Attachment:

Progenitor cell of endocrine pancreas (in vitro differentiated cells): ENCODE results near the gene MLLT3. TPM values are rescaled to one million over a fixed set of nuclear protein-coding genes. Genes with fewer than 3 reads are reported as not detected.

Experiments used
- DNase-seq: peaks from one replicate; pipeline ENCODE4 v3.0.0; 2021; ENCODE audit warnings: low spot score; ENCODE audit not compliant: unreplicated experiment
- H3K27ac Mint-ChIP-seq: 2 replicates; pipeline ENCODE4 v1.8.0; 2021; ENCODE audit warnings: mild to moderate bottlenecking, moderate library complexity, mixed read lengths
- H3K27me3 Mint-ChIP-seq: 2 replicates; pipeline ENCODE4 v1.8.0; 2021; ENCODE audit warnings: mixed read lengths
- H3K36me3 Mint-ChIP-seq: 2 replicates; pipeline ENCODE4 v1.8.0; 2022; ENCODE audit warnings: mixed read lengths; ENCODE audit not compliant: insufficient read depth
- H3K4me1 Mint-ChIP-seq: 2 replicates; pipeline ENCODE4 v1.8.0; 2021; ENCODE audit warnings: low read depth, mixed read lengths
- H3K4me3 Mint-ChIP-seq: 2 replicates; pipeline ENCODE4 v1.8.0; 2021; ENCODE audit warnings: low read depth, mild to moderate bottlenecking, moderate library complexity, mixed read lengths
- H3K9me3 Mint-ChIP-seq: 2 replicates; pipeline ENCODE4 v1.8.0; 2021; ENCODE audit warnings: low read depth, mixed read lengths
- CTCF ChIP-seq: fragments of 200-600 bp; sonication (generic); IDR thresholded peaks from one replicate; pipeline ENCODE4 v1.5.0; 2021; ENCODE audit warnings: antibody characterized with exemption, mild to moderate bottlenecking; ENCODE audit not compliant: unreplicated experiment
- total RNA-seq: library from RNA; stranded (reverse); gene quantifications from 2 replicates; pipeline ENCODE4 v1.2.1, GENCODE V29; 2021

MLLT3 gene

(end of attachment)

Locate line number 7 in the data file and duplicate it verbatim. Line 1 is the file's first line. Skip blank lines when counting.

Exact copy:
- H3K4me1 Mint-ChIP-seq: 2 replicates; pipeline ENCODE4 v1.8.0; 2021; ENCODE audit warnings: low read depth, mixed read lengths